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Elmer Daniels

Other Exonerees Who Served More Than 30 Years in Prison
On January 15, 1980, a 15-year-old girl reported she had been raped along the railroad tracks in Wilmington, Delaware.

School was out that day because of the Dr. Martin Luther King Jr. holiday, and the girl, known as G.S., said she had been at a party with some friends. She left about 5 p.m. with a 15-year-old boy, known as K.C., to call a friend from a telephone at a gas station. Then, she said, they went up on the tracks and sat to wait for her friend to show up. G.S. said a young black man wearing tan pants and a green jacket approached them, and said he was a railroad security guard. He chased K.C. off, and then sexually assaulted G.S.

K.C. gave four statements to the police that were inconsistent about what he saw and where he was during the attack. He would testify that he and G.S. were having sex when a man approached, pulled him off G.S., chased him away, and then proceeded to assault the girl himself.

The police were also investigating two other unsolved rapes during this period. After police threatened to charge K.C. with third-degree rape, he said that he had recognized the assailant because they had been in the same eighth-grade homeroom a few years earlier. He gave a name: Elmer.

With that information, the police tracked down the homeroom teacher, who said K.C. had been in the same class as a boy named Elmer Daniels.

Police had a recent photo of Daniels, who had just turned 18, because he had two previous arrests for minor crimes. G.S., who like K.C. was white, had already looked at 300 photos, and now police gave her 50 more, including Daniels. She picked him as her assailant.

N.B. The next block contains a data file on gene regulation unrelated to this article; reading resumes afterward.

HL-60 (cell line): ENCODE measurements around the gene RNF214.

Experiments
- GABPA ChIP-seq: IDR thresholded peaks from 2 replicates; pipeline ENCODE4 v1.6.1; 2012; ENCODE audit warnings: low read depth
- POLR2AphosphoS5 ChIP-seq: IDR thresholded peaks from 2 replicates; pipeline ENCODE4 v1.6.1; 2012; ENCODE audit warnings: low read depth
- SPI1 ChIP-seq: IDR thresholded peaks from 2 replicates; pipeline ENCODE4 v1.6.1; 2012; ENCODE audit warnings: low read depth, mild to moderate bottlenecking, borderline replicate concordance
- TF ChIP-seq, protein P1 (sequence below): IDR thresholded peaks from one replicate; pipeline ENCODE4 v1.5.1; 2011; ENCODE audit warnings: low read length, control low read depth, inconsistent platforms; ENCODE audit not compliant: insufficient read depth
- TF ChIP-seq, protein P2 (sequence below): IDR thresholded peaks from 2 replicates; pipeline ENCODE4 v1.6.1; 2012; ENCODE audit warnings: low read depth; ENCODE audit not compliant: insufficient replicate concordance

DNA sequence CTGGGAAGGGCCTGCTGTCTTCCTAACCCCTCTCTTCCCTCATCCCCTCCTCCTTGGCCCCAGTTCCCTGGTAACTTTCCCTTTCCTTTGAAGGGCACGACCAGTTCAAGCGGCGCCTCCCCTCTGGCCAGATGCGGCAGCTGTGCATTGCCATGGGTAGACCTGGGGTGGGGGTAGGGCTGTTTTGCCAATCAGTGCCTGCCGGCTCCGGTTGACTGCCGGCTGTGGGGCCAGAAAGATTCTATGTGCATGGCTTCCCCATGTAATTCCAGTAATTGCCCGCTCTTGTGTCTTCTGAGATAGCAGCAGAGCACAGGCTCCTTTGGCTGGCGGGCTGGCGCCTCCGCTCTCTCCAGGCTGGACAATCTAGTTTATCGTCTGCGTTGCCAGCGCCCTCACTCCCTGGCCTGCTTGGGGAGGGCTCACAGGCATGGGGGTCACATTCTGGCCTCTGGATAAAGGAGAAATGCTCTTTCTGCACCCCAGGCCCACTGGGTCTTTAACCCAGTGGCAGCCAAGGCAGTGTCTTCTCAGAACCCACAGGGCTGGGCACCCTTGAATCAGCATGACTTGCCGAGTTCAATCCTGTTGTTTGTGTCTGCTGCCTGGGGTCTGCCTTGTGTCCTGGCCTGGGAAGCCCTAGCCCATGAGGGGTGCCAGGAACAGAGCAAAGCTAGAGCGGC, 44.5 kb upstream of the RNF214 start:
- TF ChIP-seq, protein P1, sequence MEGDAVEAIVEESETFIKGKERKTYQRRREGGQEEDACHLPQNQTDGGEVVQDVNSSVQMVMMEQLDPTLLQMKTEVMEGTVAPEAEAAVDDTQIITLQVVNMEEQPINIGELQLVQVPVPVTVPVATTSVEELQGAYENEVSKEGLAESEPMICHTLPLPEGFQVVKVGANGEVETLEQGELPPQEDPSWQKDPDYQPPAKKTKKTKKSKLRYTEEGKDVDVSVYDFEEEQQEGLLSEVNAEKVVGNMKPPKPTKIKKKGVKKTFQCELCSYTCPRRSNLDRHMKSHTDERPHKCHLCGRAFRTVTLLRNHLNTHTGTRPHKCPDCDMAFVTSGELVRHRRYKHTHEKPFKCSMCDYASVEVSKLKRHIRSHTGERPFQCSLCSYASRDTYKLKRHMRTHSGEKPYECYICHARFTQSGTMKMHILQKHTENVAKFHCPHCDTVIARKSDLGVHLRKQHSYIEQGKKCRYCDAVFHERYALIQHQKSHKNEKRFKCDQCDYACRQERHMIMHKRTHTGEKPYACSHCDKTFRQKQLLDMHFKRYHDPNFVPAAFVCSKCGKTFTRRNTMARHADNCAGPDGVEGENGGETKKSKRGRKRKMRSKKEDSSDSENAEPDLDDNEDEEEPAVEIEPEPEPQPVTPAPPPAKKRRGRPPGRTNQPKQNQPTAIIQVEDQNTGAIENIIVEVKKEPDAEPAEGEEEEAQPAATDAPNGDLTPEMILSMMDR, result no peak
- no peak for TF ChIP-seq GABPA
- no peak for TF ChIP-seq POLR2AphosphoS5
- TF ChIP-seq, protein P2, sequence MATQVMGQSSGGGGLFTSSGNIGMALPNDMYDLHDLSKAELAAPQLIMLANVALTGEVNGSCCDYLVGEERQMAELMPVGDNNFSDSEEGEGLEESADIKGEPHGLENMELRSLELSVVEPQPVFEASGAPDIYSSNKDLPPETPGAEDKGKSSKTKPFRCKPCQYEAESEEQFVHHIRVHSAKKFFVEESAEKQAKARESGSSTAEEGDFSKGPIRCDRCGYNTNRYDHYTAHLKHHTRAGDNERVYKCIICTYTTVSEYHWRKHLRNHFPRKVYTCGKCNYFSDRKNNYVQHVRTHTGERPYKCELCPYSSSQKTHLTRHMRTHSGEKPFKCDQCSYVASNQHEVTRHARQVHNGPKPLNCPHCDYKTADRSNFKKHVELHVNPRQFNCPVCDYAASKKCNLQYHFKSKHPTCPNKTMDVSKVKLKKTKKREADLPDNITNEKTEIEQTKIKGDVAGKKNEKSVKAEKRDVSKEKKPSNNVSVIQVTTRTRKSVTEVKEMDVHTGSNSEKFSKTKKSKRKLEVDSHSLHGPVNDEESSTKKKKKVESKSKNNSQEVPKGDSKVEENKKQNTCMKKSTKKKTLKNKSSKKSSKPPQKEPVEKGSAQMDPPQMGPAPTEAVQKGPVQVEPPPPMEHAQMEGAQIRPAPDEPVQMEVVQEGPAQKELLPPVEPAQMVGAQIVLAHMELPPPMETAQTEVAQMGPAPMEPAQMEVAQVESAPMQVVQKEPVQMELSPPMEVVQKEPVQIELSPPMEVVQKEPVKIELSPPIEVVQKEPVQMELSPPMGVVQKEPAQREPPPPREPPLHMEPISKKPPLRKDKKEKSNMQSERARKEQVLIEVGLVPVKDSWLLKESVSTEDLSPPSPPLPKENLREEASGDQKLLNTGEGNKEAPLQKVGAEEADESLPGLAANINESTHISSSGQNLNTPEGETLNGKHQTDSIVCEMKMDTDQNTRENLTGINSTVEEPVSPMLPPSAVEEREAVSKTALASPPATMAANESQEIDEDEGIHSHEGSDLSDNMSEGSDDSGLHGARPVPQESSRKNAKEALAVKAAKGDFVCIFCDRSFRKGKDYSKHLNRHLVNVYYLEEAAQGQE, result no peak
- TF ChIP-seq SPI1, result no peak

Daniels was arrested on January 17, 1980 and charged with first-degree rape. Because of his age, he underwent a court-ordered psychiatric exam. The doctor who interviewed him would state in his report that he had serious reservations about Daniels’s guilt.

He noted that the victim had initially described her offender as having a “big nose,” and severely bitten fingernails and cuticles. Daniels, the doctor noted, had a short, narrow nose, and his nails showed no signs of biting. “These facts, together with other findings of the examination, tend to make this examiner rather doubtful of the identification of the defendant.” The defense did not offer this report into evidence.

Daniels’s trial began May 19, 1980. Daniels had a strong alibi. Several witnesses testified that he was playing basketball at a community center near his house around the time of the assault. His nickname, “Fudd,” was on the sign-in sheet. The center was more than a mile from where the girl was attacked, and Daniels did not have a car or access to one. His mother and a neighbor also testified that Daniels had run an errand for them during the period right around when the assault was said to have happened.